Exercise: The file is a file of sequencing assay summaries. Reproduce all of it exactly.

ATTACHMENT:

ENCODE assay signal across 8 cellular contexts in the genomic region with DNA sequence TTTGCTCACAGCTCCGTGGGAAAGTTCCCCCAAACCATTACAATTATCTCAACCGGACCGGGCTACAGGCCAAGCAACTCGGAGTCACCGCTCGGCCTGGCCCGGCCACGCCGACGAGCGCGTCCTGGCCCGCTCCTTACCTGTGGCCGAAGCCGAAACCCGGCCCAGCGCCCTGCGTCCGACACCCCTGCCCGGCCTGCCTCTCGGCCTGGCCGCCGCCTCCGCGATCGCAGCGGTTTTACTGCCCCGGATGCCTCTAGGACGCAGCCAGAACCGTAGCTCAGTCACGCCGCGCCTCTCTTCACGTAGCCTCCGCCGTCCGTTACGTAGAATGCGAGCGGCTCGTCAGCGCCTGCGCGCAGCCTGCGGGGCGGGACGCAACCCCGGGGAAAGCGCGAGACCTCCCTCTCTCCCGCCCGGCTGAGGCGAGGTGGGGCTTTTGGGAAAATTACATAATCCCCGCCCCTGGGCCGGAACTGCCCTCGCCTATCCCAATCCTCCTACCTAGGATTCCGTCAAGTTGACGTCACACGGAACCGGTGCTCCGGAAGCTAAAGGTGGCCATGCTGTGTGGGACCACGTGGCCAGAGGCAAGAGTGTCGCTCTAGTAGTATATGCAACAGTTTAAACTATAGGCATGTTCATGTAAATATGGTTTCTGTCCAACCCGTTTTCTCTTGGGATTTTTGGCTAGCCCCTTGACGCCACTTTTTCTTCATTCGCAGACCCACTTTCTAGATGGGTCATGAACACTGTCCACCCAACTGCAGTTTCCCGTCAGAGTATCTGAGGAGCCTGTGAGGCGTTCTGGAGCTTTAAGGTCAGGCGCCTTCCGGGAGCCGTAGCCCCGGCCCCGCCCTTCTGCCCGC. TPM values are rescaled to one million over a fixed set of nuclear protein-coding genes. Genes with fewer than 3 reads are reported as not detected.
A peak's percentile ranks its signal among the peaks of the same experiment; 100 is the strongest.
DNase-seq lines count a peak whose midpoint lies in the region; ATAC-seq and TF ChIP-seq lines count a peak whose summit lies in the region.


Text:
ENCODE assay signal across 8 cellular contexts in the genomic region with DNA sequence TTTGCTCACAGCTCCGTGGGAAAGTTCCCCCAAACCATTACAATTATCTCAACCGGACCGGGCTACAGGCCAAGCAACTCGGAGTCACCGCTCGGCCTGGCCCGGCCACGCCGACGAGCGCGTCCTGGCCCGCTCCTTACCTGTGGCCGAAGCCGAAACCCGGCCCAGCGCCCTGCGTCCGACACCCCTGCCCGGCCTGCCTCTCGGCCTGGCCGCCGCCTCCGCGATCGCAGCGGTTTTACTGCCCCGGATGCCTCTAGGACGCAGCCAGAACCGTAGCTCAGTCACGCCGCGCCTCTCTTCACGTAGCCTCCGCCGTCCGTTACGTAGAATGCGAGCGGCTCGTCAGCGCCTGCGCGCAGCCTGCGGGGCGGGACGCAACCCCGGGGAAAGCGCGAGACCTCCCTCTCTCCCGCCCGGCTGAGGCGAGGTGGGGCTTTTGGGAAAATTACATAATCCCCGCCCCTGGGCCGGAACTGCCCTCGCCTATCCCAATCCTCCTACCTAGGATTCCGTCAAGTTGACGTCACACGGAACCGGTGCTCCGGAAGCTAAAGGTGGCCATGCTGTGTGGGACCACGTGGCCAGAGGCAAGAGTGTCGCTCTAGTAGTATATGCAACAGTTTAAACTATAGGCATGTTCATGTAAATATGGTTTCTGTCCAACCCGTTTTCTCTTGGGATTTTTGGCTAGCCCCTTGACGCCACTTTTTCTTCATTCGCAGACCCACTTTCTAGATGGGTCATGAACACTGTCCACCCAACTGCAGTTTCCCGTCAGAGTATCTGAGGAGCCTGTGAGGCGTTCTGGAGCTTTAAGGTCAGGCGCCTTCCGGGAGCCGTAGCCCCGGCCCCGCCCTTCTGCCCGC. TPM values are rescaled to one million over a fixed set of nuclear protein-coding genes. Genes with fewer than 3 reads are reported as not detected.
A peak's percentile ranks its signal among the peaks of the same experiment; 100 is the strongest.
DNase-seq lines count a peak whose midpoint lies in the region; ATAC-seq and TF ChIP-seq lines count a peak whose summit lies in the region.